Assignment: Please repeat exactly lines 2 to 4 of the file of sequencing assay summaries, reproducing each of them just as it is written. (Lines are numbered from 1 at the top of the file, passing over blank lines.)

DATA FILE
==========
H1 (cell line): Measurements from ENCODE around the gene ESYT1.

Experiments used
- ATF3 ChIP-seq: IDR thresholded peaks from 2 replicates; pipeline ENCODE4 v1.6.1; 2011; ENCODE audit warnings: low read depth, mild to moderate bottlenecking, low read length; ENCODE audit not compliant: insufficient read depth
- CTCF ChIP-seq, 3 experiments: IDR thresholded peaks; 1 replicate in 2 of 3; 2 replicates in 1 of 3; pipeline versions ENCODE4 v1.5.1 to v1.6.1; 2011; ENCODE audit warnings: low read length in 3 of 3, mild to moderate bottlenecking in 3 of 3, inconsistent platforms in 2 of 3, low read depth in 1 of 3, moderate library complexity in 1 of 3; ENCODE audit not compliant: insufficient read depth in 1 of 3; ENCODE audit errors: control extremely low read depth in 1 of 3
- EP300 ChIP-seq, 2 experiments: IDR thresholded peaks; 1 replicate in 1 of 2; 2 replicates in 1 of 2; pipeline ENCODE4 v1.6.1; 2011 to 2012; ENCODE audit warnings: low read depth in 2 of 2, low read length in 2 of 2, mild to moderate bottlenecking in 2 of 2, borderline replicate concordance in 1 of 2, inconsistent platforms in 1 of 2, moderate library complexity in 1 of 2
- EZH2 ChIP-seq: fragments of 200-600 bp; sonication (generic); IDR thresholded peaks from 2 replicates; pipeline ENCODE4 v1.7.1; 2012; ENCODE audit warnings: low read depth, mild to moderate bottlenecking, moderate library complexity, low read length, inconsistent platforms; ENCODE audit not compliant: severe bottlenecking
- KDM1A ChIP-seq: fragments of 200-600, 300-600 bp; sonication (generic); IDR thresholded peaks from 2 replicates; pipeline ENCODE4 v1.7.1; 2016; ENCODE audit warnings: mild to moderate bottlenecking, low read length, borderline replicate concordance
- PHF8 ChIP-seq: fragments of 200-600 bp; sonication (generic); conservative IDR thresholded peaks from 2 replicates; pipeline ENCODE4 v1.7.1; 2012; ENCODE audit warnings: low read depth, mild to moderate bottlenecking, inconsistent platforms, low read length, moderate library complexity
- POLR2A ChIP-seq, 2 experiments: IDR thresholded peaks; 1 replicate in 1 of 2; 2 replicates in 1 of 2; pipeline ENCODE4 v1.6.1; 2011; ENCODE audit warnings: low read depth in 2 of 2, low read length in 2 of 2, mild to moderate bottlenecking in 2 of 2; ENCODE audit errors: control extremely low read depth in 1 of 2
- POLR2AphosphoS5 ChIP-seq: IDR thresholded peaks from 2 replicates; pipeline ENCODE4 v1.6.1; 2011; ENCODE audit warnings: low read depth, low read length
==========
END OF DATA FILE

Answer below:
Experiments used
- ATF3 ChIP-seq: IDR thresholded peaks from 2 replicates; pipeline ENCODE4 v1.6.1; 2011; ENCODE audit warnings: low read depth, mild to moderate bottlenecking, low read length; ENCODE audit not compliant: insufficient read depth
- CTCF ChIP-seq, 3 experiments: IDR thresholded peaks; 1 replicate in 2 of 3; 2 replicates in 1 of 3; pipeline versions ENCODE4 v1.5.1 to v1.6.1; 2011; ENCODE audit warnings: low read length in 3 of 3, mild to moderate bottlenecking in 3 of 3, inconsistent platforms in 2 of 3, low read depth in 1 of 3, moderate library complexity in 1 of 3; ENCODE audit not compliant: insufficient read depth in 1 of 3; ENCODE audit errors: control extremely low read depth in 1 of 3